Consumers drive 70% of GDP. Earners in the top 1% of income have received 93% of the income growth since the depths of the Great Recession (Bloomberg). A surprising fact about those high earners. They only consume 21% of their income (Tax Policy Center).
People both poor and rich see problems with the current economic status quo. Both arguments are vulnerable to charges of class warfare. Both should resist waving that red flag which raises emotions without addressing issues.
Some people argue that raising the minimum wage will hurt the lowest tier of workers because it will cut the number of jobs that are available to them, yet the statistics show that does not happen. How can such a reasonable line of logic fail to lead to a valid conclusion?
If you’ve ever been in a small shop just starting up with a single project, you may experience some difficult situations arising from uncertainty over project roles.
The principal of the shop probably had the idea for the software and the technical skills to convince some backers that his idea was feasible. Then he discovers he doesn’t have time to do everything that needs to be done.
Patterns are good to start creative work, but concrete details are needed to be understandable to others and to finish the creation.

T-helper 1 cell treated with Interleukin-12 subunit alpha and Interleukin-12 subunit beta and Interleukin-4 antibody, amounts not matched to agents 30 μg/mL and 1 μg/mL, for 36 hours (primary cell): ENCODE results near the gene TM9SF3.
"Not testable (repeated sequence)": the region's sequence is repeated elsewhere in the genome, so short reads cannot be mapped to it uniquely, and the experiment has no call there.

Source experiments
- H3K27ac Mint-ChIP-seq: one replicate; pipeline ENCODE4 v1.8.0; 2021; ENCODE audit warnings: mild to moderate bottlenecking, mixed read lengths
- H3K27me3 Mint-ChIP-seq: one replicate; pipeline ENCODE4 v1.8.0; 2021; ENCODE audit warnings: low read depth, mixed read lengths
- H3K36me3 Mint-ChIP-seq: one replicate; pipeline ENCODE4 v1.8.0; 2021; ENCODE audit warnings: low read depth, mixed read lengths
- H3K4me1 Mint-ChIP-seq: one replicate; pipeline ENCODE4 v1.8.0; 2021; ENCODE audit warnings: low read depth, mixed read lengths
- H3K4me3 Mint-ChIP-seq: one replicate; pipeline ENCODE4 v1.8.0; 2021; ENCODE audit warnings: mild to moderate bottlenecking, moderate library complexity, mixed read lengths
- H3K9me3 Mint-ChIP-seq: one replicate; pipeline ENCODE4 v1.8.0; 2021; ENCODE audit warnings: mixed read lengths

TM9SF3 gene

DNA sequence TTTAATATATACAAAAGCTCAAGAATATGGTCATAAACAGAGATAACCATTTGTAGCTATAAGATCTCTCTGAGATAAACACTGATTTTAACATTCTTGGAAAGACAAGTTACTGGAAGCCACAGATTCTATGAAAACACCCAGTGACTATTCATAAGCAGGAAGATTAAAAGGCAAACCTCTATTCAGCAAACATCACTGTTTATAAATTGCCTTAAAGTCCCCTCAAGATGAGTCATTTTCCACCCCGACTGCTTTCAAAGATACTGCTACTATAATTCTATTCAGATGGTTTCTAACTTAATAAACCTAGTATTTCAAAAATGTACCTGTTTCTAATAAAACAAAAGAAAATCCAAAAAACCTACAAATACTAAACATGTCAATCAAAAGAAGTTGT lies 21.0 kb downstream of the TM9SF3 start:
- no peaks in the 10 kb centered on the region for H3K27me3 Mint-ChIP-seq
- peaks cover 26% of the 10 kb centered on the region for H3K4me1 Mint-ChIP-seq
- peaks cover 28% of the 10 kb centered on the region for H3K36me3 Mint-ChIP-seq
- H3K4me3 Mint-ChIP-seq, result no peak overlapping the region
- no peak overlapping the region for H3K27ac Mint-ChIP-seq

An example, I know a person who uses ‘always’ when something happens twice in a row, no matter the prior history. Two occurrences in a row becomes always to her. That type of assertion occasionally leads to faulty decisions.
I recently got Amazon Prime and have watched some old shows. The 1st episode of Star Trek (1966) lasted 50 minutes. Hour-long shows now are about 42 minutes. The 1st episode of The Dick Van Dyke Show (1961) lasted 26 minutes. Half-an-hour shows now are about 22 minutes of show time. Commercials have grown from…
Hitherto, I could only notice the effect and relate it to a mysterious control the author had over the story. Now I see a way that it can be done.
Diem Perdidi by Julie Otsuka
It’s a good example of the difference to a reader between a story and an essay. Ms. Otsuka could have described the mother in either style.